A 2,000 year-old restored passageway connecting the Roman Forum and Palatine Hill in Rome is now restored and open to the public. Visitors are now able to walk across the seven-level ramp which provides a unique view over the ancient city.
The “imperial ramp” connected Palatine Hill, where emperors resided in luxurious palaces with the Forum where temples, marketplaces and courts were and business as well as administration was conducted. It was first discovered in 1900 but restoration works started in 2009, and now it is for the first time open to visitors.
The passageway consisted of seven zigzag ramps, of which only four survive today. The rest are thought to have been destroyed by an earthquake in the 9th century AD. It was more than 300 yards long and its ceiling was about eleven metres high, enough for emperors to comfortably descend to the Forum on horseback.
The entrance to the imperial ramp was through a huge gateway, now reconstructed with the use of marble pieces of the original architrave. After crossing the gate, one was in a reception hall, which in the Middle Ages was converted into a church. Its walls bear frescoes of the “40 martyrs”. A latrine, made of stone and marble, which was found halfway up the passageway and only survives partly, was probably used by imperial guards. Rooms that lead off the ramp, now converted into a min-museum of Roman artefacts, were probably used by detachments of guards.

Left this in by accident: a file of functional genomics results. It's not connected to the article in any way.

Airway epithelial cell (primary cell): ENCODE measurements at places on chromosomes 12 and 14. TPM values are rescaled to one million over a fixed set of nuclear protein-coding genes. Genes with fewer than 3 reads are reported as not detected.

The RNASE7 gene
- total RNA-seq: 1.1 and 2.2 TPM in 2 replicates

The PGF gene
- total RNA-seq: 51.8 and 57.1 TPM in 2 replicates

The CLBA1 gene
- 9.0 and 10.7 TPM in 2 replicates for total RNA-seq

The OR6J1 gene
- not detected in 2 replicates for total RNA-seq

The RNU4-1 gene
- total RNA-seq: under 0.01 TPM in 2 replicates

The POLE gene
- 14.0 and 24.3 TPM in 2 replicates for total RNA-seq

The hidden passageway, half above the ground and half below, was built after a request by the Emperor Domitian in the late 1st century AD.
The day the ramp was opened to the public is the same when a new crowd-funding initiative, Loveitaly!, was launched to help conserve Italian artistic treasures, at a time when public budget for conservation projects has been undergoing a reduction.
Tourists visiting the ramp will be able to enjoy from its highest point a panoramic view of the Roman Forum.